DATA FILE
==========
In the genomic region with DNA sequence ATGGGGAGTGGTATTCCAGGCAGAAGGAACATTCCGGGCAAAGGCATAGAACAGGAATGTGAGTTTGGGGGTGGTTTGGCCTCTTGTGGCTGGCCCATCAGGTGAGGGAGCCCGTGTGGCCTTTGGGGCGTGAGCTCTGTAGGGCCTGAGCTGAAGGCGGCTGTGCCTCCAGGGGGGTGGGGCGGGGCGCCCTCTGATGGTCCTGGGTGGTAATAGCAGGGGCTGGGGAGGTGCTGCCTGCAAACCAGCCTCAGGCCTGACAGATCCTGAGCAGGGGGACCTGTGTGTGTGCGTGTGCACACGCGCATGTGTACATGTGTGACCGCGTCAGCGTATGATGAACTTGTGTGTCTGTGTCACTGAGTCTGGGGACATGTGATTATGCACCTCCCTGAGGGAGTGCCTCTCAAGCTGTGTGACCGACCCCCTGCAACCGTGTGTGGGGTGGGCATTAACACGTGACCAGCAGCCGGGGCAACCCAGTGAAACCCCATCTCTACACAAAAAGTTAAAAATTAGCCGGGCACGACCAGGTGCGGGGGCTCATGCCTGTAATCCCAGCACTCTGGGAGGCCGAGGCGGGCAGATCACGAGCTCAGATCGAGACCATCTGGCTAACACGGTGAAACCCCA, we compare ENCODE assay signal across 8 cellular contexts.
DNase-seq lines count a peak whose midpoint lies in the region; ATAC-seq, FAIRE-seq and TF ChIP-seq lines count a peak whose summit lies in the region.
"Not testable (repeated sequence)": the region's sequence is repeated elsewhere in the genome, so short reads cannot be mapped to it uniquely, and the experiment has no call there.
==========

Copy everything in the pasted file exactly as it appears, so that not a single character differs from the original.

In the genomic region with DNA sequence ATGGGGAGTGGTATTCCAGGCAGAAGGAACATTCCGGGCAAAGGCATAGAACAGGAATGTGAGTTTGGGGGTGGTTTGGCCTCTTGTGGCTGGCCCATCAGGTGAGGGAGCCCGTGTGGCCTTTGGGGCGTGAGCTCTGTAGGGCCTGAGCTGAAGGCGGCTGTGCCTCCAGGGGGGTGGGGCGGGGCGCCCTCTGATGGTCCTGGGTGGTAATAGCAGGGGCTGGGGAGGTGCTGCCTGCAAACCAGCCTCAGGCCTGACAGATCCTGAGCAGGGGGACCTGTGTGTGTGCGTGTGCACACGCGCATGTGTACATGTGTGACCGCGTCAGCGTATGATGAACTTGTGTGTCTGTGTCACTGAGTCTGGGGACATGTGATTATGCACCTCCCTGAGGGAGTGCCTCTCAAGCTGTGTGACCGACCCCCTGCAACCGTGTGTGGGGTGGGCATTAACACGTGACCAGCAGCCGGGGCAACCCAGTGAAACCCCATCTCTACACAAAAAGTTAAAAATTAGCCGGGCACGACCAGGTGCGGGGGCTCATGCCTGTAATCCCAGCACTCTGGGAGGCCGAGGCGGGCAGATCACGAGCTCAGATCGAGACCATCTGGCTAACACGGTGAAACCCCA, we compare ENCODE assay signal across 8 cellular contexts.
DNase-seq lines count a peak whose midpoint lies in the region; ATAC-seq, FAIRE-seq and TF ChIP-seq lines count a peak whose summit lies in the region.
"Not testable (repeated sequence)": the region's sequence is repeated elsewhere in the genome, so short reads cannot be mapped to it uniquely, and the experiment has no call there.